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October 19, 1957


Author Affiliations
Palo Alto, Calif.; New York; Boston; Dallas, Texas
From the Department of Internal Medicine, Palo Alto Medical Clinic (Dr. Lee); Professor and Chairman, Department of Physical Medicine and Rehabilitation, New York University College of Medicine (Dr. Rusk); Consultant, Massachusetts General Hospital (Dr. White); Clinical Instructor in Medicine, Southwestern Medical School (Dr. Williams).
JAMA. 1957;165(7):787-791. doi:10.1001/jama.1957.02980250021005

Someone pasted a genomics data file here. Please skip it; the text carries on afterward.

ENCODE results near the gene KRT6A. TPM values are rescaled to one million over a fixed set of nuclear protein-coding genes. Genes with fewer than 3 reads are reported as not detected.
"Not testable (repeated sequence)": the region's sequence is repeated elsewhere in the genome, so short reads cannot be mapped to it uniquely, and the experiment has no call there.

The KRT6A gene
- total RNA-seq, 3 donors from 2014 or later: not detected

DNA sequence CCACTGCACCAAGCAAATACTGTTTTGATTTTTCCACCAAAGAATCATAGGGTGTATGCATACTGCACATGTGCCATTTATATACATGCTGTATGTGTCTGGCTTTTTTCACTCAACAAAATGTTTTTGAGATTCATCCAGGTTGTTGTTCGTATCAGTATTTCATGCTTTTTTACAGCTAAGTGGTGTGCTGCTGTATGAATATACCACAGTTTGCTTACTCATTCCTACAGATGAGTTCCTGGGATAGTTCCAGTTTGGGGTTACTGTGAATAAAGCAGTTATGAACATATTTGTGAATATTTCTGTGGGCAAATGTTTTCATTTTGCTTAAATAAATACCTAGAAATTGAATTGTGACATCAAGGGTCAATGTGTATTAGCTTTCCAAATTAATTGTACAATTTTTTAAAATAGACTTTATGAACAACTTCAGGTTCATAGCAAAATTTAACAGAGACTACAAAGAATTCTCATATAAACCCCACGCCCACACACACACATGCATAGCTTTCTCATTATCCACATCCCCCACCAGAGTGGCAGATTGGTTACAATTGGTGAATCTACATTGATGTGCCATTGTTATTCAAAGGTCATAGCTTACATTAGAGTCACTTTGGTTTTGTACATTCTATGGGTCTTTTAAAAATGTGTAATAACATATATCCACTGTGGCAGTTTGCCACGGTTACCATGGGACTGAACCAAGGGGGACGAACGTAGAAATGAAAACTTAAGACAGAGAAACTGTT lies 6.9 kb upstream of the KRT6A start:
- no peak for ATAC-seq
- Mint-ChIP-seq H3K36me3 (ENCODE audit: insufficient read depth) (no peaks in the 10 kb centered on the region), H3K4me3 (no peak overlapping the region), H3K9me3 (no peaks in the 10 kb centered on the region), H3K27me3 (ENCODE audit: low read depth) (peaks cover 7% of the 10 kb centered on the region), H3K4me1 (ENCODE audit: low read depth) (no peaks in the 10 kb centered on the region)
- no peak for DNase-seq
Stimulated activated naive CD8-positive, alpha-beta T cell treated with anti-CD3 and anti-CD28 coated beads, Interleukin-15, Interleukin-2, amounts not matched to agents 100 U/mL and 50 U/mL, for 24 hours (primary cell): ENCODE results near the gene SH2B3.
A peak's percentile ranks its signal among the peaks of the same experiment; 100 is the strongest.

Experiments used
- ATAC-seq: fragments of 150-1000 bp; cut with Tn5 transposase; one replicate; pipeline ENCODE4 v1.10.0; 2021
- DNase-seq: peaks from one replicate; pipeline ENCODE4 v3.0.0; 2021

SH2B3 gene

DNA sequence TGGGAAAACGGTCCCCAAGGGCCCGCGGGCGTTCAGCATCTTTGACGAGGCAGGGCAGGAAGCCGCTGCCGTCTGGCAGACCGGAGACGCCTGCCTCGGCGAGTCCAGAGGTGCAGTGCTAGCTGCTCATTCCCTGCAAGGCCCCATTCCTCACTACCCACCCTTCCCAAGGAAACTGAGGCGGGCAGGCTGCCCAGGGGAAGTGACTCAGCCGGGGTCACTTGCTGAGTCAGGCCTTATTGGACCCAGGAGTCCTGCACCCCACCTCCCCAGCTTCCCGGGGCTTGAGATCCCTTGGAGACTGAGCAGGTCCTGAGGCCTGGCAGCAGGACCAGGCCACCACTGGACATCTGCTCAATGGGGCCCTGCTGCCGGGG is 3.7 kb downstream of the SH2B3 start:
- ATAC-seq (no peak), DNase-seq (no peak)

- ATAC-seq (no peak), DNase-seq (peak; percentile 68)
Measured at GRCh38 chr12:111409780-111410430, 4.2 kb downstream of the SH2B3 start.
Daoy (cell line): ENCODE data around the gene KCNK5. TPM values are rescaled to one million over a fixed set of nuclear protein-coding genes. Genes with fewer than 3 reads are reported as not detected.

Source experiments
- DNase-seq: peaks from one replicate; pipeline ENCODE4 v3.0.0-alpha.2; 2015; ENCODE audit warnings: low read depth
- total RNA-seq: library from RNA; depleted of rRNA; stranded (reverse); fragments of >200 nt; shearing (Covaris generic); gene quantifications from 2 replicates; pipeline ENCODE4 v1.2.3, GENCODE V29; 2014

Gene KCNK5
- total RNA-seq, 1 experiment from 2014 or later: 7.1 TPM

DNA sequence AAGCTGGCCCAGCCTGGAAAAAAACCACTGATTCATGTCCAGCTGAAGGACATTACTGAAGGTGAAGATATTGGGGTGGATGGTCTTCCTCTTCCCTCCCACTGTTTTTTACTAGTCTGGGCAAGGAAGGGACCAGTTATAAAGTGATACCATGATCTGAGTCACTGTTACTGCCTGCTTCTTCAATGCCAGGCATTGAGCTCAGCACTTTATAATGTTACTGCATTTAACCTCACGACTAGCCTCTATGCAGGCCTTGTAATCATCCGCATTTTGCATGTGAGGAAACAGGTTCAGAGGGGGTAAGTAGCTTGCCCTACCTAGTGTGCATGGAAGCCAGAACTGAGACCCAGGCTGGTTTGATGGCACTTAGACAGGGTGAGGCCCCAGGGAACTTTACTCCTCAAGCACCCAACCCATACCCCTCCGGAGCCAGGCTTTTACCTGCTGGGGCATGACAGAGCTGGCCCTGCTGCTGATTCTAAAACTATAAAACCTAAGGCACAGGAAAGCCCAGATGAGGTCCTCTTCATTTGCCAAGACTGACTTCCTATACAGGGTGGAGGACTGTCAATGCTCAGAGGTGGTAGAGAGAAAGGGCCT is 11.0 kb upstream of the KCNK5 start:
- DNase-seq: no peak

Data obtained from 19 industrial organizations and representing 251,480 workers showed that nine organizations had hired cardiac patients during the past year. Among 19,321 new employees there were 242 with cardiovascular disease, including 53 classified as rheumatic and 24 as arteriosclerotic. All of the 19 organizations reported that it was their policy to return an employee to his job after recovery from an acute cardiac episode. The total number of deaths attributable to cardiovascular disease was 181 in an employee population of almost 170,000 and only 13 % of these deaths occurred at work while 87% occurred off the job. Absenteeism is not a major problem among cardiacs; the major reason cited by industries reluctant to hire cardiacs is the threat of monetary loss from compensation claims, sickness benefits, or pension benefits. There is a need for more facts regarding the work experience of cardiac patients and the impact of workmen's compensation legislation upon employment policies; it will also be necessary to educate practicing physicians, patients, and industry concerning the rehabilitation of cardiac patients and to encourage cooperation between physicians in private practice and those in industry.